Good for the planet

Many experts now agree that plant-based foods (including plant-based alternatives to dairy and alternatives to meat) are better for the planet as they generally require less water and land, and produce fewer greenhouse gas emissions than animal-based products.

To help describe this visually, the Barilla Center for Food Nutrition has designed the Double Food-Environmental pyramid.


In the first pyramid, the ‘food’ pyramid, foods that should be eaten in smaller amounts for health are placed at the top of the pyramid (e.g. meat, dairy products and sweets) and those that need to be eaten in greater quantities (e.g. vegetables, fruits and legumes) are at the base.The ‘environmental’ pyramid was created by measuring the environmental impact of these foods and placing them in an upside down pyramid, with foods at the lowest level (at the peak of the triangle) having the lowest environmental impact. Placing the two pyramids next to each other, the “Double Food-Environmental Pyramid” allows people to see that foods we should be eating more of, are also, generally, those that have the lowest environmental impact. On the other hand, foods that we should be eating less of are also those that have a greater environmental impact.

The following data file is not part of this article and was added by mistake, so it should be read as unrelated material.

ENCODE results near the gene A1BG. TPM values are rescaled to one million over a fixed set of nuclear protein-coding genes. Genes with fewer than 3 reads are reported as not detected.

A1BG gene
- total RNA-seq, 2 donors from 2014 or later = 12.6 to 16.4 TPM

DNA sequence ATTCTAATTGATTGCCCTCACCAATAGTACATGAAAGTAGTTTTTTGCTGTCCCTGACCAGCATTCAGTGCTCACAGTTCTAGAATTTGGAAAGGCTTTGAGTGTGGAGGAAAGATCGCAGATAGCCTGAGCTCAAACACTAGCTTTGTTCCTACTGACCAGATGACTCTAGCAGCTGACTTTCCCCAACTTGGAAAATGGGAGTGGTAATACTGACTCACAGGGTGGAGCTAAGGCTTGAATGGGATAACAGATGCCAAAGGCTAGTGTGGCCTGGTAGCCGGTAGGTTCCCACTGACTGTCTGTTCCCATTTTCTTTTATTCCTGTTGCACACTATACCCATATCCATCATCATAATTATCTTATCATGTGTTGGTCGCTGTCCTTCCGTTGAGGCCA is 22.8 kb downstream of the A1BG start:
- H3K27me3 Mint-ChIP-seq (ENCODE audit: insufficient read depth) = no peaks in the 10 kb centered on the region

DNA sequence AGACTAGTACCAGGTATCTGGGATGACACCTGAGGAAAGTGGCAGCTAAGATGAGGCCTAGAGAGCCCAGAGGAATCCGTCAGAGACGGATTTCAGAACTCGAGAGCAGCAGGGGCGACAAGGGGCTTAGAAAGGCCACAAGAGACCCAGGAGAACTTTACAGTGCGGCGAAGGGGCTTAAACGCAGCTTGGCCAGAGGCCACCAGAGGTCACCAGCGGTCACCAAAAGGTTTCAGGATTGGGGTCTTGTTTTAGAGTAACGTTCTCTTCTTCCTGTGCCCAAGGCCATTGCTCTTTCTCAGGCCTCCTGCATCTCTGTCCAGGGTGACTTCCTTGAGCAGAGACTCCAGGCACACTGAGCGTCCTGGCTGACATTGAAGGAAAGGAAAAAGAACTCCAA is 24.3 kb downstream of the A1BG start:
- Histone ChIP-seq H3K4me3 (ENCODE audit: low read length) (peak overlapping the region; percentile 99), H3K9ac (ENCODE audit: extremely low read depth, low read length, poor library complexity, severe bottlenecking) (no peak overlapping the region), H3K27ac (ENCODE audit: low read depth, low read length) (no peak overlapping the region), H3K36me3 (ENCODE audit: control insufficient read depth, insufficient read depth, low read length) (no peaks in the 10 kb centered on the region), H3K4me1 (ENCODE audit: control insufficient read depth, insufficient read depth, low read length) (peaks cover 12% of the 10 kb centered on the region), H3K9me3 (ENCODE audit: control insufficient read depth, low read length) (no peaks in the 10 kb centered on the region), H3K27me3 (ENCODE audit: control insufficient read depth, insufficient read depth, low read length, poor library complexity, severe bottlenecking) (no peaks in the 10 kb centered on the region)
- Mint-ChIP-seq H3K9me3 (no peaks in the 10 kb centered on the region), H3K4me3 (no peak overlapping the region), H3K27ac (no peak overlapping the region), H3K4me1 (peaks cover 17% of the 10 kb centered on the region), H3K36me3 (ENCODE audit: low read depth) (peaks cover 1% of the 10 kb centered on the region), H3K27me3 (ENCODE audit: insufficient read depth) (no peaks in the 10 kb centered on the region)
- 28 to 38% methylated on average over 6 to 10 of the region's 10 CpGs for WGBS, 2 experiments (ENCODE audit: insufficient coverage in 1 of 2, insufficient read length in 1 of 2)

As a result, shifting towards plant-based eating and cutting down on animal foods can make a big difference to both our health and the health of the planet.


Western consumer behavior is pushing the planet with its 7 billion inhabitants to its limits. Currently, nearly two thirds of the world’s available agricultural land is used to produce food for animals. However with a growing population, it’s expected that by 2050 the demand for meat and milk will double. At this rate, unless we change our eating habits, there won’t be enough land to produce sufficient food for the world’s population.

Plant-based foods are more sustainable than animal foods requiring less land, water and energy resources and producing fewer greenhouse gases emissions. For example, producing cow’s milk requires 3 times more land and 2.5 times more water than a soya drink, while the CO2 emission from cow’s milk is 5 times higher.
Ecofys, University of Twente (2009, 2012)